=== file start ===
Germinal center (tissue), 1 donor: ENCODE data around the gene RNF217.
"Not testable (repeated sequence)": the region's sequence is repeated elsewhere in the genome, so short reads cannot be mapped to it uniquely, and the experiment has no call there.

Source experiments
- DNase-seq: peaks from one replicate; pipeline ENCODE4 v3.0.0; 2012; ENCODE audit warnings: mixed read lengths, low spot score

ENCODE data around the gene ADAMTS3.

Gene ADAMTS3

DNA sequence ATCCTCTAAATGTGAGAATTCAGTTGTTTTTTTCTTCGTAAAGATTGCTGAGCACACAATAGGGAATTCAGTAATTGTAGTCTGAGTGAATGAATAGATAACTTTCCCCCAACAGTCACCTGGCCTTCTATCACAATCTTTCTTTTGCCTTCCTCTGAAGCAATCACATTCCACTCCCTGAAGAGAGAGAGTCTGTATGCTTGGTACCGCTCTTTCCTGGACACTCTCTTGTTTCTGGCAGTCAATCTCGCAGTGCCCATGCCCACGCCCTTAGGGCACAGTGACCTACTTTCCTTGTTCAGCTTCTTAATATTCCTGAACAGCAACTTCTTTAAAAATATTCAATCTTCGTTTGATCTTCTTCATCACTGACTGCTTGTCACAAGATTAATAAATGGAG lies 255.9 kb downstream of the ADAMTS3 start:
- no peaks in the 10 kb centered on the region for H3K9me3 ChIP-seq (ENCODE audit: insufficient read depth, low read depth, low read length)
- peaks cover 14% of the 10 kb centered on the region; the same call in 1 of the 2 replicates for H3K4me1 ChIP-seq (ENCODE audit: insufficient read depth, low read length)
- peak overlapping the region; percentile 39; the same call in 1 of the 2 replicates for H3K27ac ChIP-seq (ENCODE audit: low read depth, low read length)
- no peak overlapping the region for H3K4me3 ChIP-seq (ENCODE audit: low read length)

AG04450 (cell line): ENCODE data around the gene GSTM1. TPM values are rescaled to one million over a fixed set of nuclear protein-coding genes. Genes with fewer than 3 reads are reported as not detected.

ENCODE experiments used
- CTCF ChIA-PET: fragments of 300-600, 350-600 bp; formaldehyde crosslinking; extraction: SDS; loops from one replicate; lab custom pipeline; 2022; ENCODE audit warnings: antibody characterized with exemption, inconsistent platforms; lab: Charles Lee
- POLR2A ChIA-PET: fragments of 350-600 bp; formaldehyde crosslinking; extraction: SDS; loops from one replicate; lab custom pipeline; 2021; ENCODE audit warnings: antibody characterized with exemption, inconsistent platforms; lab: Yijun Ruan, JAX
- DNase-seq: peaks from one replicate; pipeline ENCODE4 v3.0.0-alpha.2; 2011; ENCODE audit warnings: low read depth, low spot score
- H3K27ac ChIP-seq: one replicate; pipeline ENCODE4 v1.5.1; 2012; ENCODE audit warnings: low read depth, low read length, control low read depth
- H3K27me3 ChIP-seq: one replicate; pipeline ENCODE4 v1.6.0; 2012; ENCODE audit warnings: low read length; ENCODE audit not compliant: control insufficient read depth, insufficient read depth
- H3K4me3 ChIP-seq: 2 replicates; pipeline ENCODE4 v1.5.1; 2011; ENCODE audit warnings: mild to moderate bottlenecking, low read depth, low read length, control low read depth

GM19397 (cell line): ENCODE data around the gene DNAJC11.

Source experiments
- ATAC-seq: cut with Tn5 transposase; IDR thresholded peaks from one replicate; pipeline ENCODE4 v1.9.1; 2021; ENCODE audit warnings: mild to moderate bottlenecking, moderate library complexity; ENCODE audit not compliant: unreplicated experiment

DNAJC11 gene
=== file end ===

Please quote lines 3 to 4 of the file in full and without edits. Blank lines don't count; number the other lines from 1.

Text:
Source experiments
- DNase-seq: peaks from one replicate; pipeline ENCODE4 v3.0.0; 2012; ENCODE audit warnings: mixed read lengths, low spot score